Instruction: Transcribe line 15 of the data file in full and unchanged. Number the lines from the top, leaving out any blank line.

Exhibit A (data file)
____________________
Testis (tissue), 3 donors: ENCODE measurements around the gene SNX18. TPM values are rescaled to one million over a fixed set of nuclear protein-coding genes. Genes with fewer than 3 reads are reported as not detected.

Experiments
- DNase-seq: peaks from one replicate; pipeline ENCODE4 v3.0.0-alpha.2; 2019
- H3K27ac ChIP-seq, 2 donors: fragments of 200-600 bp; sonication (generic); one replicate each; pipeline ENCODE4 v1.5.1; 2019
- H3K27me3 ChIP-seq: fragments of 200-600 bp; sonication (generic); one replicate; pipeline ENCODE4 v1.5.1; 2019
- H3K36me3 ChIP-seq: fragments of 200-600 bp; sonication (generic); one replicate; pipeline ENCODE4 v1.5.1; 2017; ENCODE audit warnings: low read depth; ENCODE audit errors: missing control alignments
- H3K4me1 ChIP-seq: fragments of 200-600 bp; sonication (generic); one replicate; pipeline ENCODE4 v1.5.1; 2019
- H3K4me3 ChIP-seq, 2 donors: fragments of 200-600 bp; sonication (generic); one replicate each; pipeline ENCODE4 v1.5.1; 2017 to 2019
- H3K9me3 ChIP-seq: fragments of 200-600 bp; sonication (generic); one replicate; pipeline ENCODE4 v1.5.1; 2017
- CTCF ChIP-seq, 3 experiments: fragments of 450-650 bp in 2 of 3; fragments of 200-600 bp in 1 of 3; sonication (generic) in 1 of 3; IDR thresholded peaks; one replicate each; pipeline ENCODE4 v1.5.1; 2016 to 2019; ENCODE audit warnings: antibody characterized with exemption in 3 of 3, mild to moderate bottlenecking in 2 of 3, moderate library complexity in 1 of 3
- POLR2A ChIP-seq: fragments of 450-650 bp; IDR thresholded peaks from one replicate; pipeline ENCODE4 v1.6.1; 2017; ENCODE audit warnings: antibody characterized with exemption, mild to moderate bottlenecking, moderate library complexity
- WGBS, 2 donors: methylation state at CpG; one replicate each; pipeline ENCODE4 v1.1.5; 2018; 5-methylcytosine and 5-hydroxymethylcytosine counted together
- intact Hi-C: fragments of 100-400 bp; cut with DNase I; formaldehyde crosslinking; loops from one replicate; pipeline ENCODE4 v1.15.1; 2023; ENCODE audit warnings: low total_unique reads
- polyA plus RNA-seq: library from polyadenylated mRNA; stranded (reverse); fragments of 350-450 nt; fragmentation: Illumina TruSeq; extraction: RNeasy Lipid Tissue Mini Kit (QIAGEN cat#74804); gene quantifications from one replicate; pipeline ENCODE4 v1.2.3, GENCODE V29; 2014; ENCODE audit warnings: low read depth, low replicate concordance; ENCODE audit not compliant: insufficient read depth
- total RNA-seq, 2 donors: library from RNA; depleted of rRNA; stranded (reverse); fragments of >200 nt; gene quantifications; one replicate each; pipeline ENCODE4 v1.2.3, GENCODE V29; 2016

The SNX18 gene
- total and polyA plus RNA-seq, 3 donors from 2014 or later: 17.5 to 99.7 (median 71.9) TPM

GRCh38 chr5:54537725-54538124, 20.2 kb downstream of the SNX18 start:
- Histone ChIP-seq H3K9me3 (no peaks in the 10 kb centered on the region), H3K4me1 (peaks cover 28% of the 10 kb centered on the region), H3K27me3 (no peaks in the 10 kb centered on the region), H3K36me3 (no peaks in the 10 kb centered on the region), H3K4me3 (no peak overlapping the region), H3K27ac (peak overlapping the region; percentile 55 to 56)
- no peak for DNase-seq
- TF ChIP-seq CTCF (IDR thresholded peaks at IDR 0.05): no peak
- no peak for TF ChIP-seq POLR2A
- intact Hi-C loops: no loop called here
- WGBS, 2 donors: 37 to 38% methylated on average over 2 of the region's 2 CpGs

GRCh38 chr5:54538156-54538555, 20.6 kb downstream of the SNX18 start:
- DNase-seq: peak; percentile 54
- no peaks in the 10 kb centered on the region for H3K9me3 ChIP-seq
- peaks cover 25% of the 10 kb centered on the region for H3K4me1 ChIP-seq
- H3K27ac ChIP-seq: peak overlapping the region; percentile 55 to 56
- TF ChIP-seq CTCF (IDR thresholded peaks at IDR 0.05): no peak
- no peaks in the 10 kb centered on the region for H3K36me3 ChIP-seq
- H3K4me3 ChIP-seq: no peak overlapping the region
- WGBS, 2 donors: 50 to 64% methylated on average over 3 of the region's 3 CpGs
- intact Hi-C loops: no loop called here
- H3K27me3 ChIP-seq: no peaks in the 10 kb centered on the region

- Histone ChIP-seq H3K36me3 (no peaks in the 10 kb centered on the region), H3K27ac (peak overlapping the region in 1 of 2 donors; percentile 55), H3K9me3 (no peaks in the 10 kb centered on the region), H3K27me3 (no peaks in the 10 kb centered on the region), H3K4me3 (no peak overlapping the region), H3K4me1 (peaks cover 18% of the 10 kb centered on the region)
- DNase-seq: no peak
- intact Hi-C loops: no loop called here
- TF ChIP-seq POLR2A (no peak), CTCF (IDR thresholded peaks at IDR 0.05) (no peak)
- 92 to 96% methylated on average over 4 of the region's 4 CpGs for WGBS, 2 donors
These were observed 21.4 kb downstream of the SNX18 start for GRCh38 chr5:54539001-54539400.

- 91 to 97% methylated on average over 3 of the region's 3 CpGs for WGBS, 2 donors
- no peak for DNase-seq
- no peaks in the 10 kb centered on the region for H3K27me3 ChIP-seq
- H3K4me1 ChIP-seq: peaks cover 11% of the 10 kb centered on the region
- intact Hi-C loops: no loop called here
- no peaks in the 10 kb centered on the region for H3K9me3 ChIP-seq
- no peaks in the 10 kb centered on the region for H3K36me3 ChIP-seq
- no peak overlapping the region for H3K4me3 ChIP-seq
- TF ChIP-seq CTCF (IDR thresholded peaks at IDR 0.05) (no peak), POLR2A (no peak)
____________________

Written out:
- total RNA-seq, 2 donors: library from RNA; depleted of rRNA; stranded (reverse); fragments of >200 nt; gene quantifications; one replicate each; pipeline ENCODE4 v1.2.3, GENCODE V29; 2016